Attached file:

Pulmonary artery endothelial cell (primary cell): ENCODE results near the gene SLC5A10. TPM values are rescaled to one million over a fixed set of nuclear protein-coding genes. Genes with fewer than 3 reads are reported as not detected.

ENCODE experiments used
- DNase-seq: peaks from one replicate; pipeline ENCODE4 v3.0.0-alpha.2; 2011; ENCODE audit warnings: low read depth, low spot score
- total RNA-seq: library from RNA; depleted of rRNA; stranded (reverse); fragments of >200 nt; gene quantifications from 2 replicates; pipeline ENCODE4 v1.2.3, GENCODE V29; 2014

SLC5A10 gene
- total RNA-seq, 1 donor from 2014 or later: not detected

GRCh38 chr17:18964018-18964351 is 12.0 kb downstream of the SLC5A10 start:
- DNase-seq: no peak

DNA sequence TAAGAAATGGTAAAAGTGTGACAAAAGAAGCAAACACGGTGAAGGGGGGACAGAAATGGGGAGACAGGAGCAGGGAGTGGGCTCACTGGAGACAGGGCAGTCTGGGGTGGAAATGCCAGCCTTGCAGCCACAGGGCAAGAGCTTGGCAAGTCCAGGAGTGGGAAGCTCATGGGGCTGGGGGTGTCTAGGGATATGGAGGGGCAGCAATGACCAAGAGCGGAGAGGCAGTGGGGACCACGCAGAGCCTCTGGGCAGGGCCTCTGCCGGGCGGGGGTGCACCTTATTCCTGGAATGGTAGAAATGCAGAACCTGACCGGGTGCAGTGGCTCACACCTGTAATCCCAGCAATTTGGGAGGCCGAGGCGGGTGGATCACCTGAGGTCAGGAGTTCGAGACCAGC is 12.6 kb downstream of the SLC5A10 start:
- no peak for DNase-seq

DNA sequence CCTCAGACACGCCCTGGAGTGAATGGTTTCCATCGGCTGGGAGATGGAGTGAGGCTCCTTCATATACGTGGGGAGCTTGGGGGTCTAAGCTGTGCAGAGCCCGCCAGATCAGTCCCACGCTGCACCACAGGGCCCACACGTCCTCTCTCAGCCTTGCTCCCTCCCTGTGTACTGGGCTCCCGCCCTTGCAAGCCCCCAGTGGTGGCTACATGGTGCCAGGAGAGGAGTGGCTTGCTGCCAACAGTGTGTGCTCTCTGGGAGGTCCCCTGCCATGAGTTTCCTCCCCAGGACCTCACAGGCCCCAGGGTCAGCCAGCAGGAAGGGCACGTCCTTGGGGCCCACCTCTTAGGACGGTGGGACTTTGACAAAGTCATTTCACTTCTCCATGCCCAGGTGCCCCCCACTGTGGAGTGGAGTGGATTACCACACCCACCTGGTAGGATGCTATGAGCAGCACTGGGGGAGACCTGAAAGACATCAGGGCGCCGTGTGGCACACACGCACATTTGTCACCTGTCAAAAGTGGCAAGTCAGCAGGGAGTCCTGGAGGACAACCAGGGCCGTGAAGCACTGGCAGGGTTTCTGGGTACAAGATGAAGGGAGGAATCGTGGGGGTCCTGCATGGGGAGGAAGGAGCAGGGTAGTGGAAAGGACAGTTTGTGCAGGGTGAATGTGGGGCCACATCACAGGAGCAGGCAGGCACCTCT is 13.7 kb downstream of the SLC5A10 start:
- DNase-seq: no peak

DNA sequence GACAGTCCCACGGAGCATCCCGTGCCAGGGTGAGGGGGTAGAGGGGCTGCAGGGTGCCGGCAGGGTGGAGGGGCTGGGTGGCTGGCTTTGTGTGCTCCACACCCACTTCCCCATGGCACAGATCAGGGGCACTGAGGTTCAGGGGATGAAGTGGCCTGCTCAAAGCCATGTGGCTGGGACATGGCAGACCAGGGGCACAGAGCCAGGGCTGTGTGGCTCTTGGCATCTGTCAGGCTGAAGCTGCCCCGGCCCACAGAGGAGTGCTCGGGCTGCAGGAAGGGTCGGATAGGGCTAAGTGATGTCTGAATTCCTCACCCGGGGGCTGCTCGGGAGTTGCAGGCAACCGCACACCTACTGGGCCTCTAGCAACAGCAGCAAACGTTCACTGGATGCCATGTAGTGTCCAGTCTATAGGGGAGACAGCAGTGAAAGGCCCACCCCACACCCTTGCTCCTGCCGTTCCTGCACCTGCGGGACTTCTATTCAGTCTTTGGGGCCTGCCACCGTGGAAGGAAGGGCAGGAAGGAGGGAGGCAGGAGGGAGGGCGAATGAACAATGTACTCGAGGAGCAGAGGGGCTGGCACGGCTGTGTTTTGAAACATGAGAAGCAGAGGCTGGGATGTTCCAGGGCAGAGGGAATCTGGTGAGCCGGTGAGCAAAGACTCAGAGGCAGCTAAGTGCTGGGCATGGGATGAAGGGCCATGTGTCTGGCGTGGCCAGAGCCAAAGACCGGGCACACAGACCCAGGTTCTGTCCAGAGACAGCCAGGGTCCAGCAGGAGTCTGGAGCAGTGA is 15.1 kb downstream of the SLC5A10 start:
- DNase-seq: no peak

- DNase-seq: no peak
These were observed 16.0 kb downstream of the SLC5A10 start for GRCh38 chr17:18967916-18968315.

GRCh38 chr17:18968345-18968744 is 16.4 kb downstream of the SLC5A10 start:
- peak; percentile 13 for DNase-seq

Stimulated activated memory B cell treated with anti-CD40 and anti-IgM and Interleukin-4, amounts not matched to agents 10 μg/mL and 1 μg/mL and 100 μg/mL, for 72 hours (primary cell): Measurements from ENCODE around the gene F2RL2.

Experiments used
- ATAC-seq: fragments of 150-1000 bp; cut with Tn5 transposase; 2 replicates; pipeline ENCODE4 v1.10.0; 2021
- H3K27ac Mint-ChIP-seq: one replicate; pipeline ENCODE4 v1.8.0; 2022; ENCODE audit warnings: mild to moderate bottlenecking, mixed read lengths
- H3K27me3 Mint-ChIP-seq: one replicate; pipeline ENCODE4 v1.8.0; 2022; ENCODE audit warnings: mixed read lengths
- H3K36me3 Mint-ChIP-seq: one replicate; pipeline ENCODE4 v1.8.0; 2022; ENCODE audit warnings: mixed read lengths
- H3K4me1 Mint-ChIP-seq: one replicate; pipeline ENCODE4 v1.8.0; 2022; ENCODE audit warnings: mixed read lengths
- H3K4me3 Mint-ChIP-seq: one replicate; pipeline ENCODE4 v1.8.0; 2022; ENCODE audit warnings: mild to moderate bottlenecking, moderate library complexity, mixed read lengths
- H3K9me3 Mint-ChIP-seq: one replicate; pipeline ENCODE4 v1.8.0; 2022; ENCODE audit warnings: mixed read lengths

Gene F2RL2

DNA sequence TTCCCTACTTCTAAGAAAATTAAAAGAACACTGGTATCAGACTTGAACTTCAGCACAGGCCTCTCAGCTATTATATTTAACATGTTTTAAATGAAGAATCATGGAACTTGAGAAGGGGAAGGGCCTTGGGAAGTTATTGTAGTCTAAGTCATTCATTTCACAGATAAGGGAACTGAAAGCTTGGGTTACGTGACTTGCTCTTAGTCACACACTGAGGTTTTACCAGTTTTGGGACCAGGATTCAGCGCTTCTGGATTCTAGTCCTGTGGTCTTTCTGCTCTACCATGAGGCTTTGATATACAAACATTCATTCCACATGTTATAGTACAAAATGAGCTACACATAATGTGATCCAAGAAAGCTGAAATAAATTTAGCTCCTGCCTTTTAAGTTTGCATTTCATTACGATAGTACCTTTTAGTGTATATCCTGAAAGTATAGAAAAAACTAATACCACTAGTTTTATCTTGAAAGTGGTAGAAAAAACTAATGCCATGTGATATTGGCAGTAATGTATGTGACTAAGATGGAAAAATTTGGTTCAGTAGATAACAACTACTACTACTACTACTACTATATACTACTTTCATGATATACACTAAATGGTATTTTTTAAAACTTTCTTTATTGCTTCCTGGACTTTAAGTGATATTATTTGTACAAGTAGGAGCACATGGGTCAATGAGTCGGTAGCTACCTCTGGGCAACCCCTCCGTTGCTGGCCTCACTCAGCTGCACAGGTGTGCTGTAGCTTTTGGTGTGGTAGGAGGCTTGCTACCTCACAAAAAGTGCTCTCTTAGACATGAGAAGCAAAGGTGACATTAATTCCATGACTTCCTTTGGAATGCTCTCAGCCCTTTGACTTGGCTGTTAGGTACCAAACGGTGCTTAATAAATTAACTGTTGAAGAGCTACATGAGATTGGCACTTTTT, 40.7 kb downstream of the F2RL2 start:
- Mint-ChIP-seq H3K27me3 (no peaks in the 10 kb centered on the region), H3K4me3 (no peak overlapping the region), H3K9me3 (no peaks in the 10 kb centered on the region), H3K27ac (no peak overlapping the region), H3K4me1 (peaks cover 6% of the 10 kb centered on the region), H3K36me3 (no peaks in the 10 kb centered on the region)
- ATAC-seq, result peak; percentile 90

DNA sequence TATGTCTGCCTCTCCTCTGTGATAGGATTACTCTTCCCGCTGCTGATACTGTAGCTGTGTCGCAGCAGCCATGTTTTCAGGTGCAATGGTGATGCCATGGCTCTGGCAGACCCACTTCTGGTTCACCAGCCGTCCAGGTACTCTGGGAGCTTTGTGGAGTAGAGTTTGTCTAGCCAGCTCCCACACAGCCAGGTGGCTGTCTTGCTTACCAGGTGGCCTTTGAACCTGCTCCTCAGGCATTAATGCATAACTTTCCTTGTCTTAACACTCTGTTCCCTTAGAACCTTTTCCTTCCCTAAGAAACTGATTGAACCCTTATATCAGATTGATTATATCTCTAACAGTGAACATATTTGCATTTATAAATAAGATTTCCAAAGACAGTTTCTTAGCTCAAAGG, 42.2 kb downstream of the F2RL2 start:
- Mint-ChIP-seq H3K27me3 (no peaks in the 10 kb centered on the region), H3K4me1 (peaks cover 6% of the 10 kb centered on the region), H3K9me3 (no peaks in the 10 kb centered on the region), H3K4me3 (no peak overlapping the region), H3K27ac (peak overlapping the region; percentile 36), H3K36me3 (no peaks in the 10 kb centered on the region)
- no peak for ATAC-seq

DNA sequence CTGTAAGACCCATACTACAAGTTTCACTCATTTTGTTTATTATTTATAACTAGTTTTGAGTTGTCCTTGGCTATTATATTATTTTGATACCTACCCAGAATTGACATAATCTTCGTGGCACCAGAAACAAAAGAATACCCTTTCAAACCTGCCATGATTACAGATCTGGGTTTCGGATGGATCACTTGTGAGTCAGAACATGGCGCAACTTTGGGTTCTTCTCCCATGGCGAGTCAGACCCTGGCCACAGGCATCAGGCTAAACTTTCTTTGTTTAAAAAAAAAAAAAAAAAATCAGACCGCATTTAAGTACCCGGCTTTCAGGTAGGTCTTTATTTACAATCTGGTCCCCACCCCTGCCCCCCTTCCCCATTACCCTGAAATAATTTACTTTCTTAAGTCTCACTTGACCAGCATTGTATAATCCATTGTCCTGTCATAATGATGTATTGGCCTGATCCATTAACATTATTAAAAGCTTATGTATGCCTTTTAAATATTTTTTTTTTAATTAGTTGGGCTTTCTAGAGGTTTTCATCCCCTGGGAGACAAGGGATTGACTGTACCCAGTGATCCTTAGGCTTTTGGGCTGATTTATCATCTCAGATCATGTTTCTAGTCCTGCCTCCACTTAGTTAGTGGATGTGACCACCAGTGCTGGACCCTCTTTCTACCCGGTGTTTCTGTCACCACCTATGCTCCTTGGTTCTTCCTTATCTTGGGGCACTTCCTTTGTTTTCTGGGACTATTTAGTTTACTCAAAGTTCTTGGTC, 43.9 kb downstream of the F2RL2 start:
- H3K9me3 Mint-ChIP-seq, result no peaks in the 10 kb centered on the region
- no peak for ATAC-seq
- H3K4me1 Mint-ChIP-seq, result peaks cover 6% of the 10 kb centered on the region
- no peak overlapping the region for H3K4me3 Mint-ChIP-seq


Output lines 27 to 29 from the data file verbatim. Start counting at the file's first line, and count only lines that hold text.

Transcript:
- H3K9me3 Mint-ChIP-seq: one replicate; pipeline ENCODE4 v1.8.0; 2022; ENCODE audit warnings: mixed read lengths

Gene F2RL2

DNA sequence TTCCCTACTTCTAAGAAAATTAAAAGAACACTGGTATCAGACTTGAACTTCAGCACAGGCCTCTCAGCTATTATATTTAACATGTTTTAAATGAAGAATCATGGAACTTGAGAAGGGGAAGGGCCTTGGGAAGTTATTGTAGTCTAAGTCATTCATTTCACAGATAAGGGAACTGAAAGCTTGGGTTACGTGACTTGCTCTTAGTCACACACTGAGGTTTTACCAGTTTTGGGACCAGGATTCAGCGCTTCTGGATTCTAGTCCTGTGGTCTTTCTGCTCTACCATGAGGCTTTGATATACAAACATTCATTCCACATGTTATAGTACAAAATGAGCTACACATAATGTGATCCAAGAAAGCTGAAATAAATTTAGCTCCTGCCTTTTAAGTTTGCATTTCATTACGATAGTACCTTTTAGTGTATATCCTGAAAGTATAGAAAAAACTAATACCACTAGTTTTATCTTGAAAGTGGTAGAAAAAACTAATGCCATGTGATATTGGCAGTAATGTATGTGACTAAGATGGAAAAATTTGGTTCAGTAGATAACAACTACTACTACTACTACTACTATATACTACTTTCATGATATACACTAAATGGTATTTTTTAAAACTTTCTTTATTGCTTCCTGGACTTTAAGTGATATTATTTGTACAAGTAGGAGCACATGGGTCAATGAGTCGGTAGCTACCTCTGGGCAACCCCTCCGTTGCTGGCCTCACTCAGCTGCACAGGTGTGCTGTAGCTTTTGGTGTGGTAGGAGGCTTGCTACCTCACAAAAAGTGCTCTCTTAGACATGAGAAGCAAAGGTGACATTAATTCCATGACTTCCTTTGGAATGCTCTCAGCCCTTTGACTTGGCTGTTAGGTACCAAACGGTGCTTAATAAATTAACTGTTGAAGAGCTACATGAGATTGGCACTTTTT, 40.7 kb downstream of the F2RL2 start: